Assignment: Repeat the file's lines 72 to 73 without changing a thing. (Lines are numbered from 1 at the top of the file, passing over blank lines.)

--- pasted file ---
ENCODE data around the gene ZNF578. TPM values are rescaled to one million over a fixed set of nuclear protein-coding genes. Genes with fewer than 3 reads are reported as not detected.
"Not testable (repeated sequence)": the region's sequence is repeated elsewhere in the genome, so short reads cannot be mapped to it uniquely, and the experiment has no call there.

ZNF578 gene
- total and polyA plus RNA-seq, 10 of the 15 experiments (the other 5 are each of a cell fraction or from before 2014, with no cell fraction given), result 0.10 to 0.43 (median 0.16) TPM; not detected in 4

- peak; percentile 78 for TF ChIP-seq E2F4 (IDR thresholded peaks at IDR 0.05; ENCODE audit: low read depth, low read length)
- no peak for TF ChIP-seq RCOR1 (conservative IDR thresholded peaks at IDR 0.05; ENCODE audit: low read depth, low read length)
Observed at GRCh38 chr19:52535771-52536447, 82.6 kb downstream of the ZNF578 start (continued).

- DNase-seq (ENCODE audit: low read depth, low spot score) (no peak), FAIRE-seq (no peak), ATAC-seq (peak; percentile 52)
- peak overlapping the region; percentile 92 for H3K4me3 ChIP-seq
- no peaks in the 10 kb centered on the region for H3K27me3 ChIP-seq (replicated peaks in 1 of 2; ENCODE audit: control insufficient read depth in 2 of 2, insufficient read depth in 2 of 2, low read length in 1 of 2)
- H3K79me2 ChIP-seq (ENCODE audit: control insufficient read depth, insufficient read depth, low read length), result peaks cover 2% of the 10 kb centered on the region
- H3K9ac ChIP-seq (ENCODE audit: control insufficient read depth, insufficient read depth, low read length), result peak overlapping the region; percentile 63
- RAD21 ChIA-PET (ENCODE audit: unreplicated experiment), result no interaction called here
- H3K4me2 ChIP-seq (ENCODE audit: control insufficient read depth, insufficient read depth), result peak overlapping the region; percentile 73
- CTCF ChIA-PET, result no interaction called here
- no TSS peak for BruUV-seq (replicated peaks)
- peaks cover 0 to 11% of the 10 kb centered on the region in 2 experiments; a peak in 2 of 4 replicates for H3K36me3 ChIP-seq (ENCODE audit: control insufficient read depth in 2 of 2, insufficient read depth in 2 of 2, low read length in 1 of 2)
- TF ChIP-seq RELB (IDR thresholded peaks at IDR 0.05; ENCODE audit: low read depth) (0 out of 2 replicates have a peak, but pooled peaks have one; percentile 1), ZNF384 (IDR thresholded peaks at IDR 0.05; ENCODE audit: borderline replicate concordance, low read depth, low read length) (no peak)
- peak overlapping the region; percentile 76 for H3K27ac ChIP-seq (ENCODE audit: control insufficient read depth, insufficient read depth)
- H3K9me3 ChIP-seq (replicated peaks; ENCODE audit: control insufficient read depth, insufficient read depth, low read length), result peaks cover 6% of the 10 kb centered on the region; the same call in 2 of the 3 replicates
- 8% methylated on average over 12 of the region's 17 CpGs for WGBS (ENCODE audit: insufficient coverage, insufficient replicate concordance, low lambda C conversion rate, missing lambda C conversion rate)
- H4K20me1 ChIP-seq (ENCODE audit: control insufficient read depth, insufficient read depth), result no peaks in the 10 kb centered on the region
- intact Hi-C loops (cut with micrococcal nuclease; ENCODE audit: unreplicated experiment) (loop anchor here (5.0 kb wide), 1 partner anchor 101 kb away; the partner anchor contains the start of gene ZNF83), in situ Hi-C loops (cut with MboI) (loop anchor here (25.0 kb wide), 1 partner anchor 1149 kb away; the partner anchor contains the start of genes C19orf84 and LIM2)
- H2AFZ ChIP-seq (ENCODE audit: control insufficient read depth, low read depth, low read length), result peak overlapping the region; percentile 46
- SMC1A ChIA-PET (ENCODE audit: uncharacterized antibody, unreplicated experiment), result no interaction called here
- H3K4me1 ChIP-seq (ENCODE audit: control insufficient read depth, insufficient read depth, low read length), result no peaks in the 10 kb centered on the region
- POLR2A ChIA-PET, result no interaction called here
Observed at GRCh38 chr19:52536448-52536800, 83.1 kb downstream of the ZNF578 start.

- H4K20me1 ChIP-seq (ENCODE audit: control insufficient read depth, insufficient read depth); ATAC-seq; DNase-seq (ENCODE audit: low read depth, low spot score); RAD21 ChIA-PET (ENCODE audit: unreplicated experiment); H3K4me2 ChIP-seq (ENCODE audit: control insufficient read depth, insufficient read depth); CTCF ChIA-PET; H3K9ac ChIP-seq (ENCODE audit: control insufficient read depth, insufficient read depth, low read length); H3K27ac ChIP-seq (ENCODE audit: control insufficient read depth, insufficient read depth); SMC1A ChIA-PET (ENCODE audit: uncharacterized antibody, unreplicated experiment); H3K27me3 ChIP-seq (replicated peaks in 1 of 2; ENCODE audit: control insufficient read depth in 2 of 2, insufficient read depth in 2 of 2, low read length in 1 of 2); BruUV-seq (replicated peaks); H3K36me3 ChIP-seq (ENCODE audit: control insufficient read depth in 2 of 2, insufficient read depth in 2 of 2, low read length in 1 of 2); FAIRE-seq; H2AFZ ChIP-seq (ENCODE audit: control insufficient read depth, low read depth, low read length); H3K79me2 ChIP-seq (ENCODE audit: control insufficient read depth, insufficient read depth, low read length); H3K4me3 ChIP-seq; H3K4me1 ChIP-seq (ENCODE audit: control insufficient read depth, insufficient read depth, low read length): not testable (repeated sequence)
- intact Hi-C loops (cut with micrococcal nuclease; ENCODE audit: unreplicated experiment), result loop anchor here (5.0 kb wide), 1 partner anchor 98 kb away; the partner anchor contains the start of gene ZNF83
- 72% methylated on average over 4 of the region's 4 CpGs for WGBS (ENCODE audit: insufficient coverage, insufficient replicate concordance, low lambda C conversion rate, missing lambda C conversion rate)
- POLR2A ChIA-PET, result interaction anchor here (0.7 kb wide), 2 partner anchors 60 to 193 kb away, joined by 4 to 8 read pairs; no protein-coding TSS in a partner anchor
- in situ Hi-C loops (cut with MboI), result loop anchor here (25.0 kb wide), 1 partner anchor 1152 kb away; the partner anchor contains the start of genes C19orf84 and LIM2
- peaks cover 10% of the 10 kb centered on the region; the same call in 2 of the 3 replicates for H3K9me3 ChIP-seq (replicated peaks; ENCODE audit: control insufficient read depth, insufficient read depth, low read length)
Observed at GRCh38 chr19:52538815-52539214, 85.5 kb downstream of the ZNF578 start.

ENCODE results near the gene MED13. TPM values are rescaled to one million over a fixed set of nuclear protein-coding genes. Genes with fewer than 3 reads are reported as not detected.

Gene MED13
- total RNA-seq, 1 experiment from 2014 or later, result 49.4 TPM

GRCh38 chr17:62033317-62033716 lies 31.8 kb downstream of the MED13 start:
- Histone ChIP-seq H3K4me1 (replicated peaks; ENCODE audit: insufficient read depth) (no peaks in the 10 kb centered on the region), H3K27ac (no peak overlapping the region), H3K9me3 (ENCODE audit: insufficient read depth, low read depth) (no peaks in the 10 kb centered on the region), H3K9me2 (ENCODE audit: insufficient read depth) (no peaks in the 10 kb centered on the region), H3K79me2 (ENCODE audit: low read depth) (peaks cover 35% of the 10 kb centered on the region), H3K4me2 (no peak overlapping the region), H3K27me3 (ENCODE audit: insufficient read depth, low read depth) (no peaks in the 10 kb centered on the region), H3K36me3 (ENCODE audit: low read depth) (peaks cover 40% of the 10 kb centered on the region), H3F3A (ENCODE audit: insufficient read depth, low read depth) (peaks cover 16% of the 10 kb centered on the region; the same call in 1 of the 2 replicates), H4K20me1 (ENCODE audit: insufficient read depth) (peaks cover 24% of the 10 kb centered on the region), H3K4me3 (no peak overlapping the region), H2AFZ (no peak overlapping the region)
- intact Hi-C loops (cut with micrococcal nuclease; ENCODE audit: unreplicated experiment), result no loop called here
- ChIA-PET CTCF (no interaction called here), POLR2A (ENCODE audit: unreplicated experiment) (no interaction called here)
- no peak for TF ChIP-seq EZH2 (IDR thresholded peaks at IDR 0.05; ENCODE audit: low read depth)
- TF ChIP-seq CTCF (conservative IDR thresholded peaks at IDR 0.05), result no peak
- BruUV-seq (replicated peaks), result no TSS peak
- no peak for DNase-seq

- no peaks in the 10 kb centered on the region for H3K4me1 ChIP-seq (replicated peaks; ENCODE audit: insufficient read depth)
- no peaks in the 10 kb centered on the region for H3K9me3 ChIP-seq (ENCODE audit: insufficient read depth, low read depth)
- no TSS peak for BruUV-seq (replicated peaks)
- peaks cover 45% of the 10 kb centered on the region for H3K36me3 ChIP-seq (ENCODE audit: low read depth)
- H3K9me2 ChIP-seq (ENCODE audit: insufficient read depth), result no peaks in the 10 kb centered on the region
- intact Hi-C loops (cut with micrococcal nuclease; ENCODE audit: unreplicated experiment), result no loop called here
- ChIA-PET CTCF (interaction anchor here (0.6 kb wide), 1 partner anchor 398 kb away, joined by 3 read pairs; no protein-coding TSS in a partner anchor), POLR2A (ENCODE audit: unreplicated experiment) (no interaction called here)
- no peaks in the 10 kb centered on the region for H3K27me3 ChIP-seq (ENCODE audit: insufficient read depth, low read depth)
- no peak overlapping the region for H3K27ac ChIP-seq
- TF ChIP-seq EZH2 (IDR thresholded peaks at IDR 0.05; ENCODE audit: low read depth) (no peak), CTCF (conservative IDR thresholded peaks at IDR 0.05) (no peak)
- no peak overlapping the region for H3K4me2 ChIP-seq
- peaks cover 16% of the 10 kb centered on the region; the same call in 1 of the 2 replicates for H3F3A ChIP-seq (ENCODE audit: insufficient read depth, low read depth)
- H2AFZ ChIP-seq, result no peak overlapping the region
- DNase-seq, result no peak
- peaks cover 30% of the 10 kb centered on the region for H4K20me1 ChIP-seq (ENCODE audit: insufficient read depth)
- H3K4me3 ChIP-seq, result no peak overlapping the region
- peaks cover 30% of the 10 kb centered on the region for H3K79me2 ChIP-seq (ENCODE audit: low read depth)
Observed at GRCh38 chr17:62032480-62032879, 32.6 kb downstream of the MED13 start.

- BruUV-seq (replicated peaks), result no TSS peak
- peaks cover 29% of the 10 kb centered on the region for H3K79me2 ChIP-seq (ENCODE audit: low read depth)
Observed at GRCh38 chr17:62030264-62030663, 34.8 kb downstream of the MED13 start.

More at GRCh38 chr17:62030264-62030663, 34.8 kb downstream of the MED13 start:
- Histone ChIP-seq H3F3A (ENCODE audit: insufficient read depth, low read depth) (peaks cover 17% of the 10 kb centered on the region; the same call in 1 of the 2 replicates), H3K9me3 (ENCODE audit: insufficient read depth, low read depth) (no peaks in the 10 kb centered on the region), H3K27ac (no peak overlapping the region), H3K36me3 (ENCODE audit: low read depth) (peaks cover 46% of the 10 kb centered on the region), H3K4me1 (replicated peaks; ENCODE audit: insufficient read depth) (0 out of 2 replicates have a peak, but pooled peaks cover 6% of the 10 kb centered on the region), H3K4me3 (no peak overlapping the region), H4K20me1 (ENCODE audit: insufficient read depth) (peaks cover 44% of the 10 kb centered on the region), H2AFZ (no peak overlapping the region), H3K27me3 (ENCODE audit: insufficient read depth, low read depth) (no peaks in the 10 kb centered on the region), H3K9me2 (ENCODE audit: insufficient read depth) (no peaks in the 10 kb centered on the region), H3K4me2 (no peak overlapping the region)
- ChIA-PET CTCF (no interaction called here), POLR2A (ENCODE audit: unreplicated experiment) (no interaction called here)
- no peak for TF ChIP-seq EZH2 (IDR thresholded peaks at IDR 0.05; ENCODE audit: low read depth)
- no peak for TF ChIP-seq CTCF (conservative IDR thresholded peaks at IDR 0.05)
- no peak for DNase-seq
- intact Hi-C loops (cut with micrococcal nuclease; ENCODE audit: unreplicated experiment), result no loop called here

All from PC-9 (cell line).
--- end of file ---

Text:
- no peak for TF ChIP-seq CTCF (conservative IDR thresholded peaks at IDR 0.05)
- no peak for DNase-seq